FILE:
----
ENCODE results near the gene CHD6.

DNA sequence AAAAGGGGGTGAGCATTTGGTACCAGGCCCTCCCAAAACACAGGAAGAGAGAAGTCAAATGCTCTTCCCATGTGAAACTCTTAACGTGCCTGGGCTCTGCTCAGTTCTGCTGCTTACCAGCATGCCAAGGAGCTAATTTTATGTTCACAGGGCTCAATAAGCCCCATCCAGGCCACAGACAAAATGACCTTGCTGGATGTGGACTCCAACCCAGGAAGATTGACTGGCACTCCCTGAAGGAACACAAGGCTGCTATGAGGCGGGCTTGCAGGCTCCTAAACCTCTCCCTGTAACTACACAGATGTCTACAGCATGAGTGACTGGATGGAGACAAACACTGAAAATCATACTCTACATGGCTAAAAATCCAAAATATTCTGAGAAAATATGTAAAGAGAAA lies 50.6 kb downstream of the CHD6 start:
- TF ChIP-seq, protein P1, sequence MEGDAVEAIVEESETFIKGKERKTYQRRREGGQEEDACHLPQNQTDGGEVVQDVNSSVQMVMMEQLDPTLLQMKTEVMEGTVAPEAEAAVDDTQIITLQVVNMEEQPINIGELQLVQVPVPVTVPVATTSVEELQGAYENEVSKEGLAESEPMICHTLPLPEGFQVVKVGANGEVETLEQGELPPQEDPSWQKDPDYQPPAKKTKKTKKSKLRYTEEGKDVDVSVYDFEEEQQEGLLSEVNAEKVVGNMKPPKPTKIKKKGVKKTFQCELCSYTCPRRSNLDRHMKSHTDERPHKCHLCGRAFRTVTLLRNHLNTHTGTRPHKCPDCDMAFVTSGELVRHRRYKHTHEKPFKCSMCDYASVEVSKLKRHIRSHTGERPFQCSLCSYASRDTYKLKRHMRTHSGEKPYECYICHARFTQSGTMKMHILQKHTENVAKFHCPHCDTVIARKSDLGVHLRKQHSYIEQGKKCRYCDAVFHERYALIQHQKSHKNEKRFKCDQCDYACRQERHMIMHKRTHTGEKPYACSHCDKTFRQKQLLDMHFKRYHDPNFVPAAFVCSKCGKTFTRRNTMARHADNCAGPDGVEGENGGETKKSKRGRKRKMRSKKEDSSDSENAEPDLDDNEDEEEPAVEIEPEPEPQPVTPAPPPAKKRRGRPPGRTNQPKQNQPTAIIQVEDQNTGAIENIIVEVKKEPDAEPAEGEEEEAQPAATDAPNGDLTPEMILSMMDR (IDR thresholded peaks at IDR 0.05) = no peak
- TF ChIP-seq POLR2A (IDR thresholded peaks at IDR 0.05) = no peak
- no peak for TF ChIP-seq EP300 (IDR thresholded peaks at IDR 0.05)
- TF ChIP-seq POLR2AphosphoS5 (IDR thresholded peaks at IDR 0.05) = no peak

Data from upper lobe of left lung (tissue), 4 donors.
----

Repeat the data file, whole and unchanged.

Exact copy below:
ENCODE results near the gene CHD6.

DNA sequence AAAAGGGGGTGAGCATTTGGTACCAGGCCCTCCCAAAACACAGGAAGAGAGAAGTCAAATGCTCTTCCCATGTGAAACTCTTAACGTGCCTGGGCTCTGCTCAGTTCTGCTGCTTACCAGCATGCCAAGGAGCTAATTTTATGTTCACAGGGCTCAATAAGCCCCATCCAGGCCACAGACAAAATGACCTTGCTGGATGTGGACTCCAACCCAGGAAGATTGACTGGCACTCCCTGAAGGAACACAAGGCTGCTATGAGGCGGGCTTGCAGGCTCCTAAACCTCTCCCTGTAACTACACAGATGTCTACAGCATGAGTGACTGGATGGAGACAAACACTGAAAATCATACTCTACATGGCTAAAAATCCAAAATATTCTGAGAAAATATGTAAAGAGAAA lies 50.6 kb downstream of the CHD6 start:
- TF ChIP-seq, protein P1, sequence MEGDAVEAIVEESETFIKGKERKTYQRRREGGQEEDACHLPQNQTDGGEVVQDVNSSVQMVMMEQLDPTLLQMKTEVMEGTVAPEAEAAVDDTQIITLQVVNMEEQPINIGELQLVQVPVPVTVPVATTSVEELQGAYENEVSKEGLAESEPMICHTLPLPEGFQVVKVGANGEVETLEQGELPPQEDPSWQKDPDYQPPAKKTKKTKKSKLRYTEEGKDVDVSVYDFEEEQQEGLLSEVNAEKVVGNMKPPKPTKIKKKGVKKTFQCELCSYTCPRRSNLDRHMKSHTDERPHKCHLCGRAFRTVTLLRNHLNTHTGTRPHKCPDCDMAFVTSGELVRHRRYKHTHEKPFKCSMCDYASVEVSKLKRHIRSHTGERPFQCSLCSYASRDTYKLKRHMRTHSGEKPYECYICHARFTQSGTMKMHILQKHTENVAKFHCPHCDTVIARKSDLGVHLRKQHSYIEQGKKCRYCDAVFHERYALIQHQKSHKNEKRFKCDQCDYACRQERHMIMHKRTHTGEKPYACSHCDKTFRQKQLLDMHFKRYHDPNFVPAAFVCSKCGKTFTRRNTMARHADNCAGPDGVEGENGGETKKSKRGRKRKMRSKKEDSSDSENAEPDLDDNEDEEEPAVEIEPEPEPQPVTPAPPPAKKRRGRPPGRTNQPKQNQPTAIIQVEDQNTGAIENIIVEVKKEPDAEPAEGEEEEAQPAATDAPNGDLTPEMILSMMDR (IDR thresholded peaks at IDR 0.05) = no peak
- TF ChIP-seq POLR2A (IDR thresholded peaks at IDR 0.05) = no peak
- no peak for TF ChIP-seq EP300 (IDR thresholded peaks at IDR 0.05)
- TF ChIP-seq POLR2AphosphoS5 (IDR thresholded peaks at IDR 0.05) = no peak

Data from upper lobe of left lung (tissue), 4 donors.